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As higher education marketers, we can often get caught up in our standard projects -- the magazines, the media campaigns, the website updates -- and then an institutional milestone strikes. Whether it’s an anniversary, a comprehensive fundraising campaign, a new school launch or even a name change, it can throw off your department’s bandwidth overnight -- even though you presumably knew it was coming.

After celebrating 150-year anniversaries at two institutions, I can sympathize. These six best practices will help manage the next milestone that comes your way.

  1. Develop a visual identity. First things first: most milestones should have a dedicated visual identity. This way, any marketing collateral tied to the milestone will stand out. I hesitate to say a new logo specifically, as creating a logo for everything can be a slippery slope. It really depends on the magnitude of what you’re celebrating. Partner with your on-campus designers or bring in an outside creative to brainstorm how you’ll make this milestone stand out visually. It could just be a dedicated color palette or a sub-branded logo. Once you’ve settled on an identity, start building buzz by sharing the new look online, in print and across campus on environmental signage.
  2. Amplify existing events and publications. Most institutions already have a packed event calendar, and it’s very likely you’ll find stakeholders want to add new milestone-related events as you plan. Instead of creating new events with no built-in audience, consider elevating your existing events and tying them into the milestone. The same goes for your standard publications, like newsletters and the alumni magazine. Who doesn’t love a special issue?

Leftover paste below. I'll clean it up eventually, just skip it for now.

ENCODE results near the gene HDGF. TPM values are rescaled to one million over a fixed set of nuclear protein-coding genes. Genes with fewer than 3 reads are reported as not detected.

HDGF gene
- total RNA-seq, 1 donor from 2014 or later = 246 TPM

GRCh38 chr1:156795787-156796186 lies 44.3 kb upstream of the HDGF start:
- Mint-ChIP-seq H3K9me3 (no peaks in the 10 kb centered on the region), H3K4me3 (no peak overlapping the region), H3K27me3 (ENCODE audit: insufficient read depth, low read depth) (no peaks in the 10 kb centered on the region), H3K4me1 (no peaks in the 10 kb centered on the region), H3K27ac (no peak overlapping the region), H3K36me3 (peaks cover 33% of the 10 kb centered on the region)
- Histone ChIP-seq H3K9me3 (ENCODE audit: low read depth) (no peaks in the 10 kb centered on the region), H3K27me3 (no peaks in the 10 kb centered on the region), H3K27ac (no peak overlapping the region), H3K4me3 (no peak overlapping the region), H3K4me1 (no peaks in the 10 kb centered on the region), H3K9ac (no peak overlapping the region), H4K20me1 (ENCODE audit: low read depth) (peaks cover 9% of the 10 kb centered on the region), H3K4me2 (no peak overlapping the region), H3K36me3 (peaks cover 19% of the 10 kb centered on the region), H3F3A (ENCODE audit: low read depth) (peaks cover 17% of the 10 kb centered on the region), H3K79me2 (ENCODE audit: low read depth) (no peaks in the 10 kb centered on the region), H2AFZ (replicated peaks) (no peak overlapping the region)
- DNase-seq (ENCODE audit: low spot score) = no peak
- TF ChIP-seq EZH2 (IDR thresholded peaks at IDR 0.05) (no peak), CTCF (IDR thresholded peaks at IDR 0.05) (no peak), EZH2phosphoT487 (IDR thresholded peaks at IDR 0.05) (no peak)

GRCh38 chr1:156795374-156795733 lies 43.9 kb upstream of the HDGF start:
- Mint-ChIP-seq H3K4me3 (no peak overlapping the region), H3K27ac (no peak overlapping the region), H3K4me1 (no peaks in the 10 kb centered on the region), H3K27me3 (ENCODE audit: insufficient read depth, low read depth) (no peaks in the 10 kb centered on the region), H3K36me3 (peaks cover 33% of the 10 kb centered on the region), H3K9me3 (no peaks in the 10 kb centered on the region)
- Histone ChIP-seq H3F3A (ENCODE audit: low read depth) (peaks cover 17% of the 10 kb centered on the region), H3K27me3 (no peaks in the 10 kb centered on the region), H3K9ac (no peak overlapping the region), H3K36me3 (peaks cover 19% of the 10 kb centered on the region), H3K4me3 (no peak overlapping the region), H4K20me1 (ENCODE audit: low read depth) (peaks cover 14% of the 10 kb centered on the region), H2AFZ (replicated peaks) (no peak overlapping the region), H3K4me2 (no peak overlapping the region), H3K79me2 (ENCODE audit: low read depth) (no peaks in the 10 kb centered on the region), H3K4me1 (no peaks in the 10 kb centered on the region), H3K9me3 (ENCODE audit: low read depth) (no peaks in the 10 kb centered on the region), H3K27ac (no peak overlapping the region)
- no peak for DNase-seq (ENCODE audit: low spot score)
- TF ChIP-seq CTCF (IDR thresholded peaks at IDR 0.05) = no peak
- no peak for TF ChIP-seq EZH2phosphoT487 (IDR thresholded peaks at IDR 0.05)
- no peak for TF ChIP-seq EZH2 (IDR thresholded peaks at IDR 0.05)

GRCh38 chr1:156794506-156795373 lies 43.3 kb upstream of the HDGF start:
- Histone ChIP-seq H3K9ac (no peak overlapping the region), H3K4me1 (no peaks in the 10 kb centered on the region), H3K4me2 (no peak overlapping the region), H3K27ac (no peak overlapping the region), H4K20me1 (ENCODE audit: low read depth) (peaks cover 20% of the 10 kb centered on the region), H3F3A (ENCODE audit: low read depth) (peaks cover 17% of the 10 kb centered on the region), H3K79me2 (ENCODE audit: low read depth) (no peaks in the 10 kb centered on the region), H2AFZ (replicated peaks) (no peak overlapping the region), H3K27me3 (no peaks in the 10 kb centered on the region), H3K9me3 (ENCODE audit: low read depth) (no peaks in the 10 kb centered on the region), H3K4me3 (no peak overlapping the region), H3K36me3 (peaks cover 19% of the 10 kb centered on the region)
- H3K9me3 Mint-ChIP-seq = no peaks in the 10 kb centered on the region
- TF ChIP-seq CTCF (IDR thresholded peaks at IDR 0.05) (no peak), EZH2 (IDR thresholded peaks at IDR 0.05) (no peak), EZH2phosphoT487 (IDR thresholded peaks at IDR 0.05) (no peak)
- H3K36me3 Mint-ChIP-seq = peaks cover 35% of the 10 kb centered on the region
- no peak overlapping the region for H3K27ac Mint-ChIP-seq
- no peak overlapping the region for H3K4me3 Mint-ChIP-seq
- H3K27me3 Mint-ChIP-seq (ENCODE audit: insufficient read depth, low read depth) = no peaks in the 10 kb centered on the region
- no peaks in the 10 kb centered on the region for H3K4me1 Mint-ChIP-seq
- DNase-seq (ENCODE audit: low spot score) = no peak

3. Invest in a dedicated microsite. Your main .edu is thousands -- if not tens of thousands -- of pages, so how will a milestone stand out in the crowd? Launching a milestone-specific microsite can serve as a one-stop digital home for all of the related news, events and storytelling you develop. Microsites typically feature pared-down navigation, and they can take more design liberties than your main website. As noted SEO expert Neil Patel explains, “By redirecting visitors to a specific microsite, you can wholly capture their attention. It also forces people to focus on your campaign, cause, or event.”
  4. Get social. Building social engagement around your milestone is often the most cost-effective approach with the widest reach. To start, settle on a dedicated, branded hashtag. This will unite all your milestone-related posts. You can also put out the call for user submissions across your social channels. As content grows, use a service like Juicer to create a moderated social feed for your website or to display on-campus signage. The #Dartmouth250 feed is a great example of how dynamic this feed can become over time.
  5. Recruit help from across campus. Reach out to your campus archivist, long-serving faculty and staff members, and alumni. There are so many ways to draw on your institution’s history when you’re celebrating any milestone, and they likely have the stories to prove it. As you’re talking with them, you can develop a list of interesting stories, about people, history and events associated with the milestone, to share with the local media.
  6. And then expand the celebration off campus. Speaking of local, consider partnering with external institutions and organizations, like a nearby history museum, libraries, schools, arts organizations, business community, municipality or companies that employ your students, to raise the visibility of the celebration. These partnerships can expand the range of ways you celebrate, e.g., partnering on an exhibit, concert or lecture, offering restaurant and retail discounts, etc.

Whatever the milestone, these guidelines will help magnify its impact across campus and beyond.

Jonathan Shearer is the executive director of marketing and communications at Elmhurst University in Illinois.

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